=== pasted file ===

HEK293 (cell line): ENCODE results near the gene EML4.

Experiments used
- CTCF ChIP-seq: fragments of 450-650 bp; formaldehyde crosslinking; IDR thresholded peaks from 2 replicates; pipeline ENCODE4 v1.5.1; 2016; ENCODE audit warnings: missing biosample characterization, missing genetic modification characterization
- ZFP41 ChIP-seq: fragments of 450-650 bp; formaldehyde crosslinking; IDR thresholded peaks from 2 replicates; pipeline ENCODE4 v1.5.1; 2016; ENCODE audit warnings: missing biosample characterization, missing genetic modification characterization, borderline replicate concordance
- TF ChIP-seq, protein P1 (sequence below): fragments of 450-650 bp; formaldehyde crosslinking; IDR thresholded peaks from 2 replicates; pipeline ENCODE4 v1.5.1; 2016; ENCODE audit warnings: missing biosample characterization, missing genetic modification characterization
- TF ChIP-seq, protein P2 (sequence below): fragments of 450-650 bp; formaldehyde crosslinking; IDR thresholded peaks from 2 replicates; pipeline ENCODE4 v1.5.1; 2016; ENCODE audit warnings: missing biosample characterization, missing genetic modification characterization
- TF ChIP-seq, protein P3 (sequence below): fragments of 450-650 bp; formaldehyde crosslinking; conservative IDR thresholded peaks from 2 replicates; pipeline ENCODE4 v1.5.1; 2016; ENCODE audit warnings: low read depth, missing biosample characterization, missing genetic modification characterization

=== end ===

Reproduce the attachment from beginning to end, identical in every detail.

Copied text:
HEK293 (cell line): ENCODE results near the gene EML4.

Experiments used
- CTCF ChIP-seq: fragments of 450-650 bp; formaldehyde crosslinking; IDR thresholded peaks from 2 replicates; pipeline ENCODE4 v1.5.1; 2016; ENCODE audit warnings: missing biosample characterization, missing genetic modification characterization
- ZFP41 ChIP-seq: fragments of 450-650 bp; formaldehyde crosslinking; IDR thresholded peaks from 2 replicates; pipeline ENCODE4 v1.5.1; 2016; ENCODE audit warnings: missing biosample characterization, missing genetic modification characterization, borderline replicate concordance
- TF ChIP-seq, protein P1 (sequence below): fragments of 450-650 bp; formaldehyde crosslinking; IDR thresholded peaks from 2 replicates; pipeline ENCODE4 v1.5.1; 2016; ENCODE audit warnings: missing biosample characterization, missing genetic modification characterization
- TF ChIP-seq, protein P2 (sequence below): fragments of 450-650 bp; formaldehyde crosslinking; IDR thresholded peaks from 2 replicates; pipeline ENCODE4 v1.5.1; 2016; ENCODE audit warnings: missing biosample characterization, missing genetic modification characterization
- TF ChIP-seq, protein P3 (sequence below): fragments of 450-650 bp; formaldehyde crosslinking; conservative IDR thresholded peaks from 2 replicates; pipeline ENCODE4 v1.5.1; 2016; ENCODE audit warnings: low read depth, missing biosample characterization, missing genetic modification characterization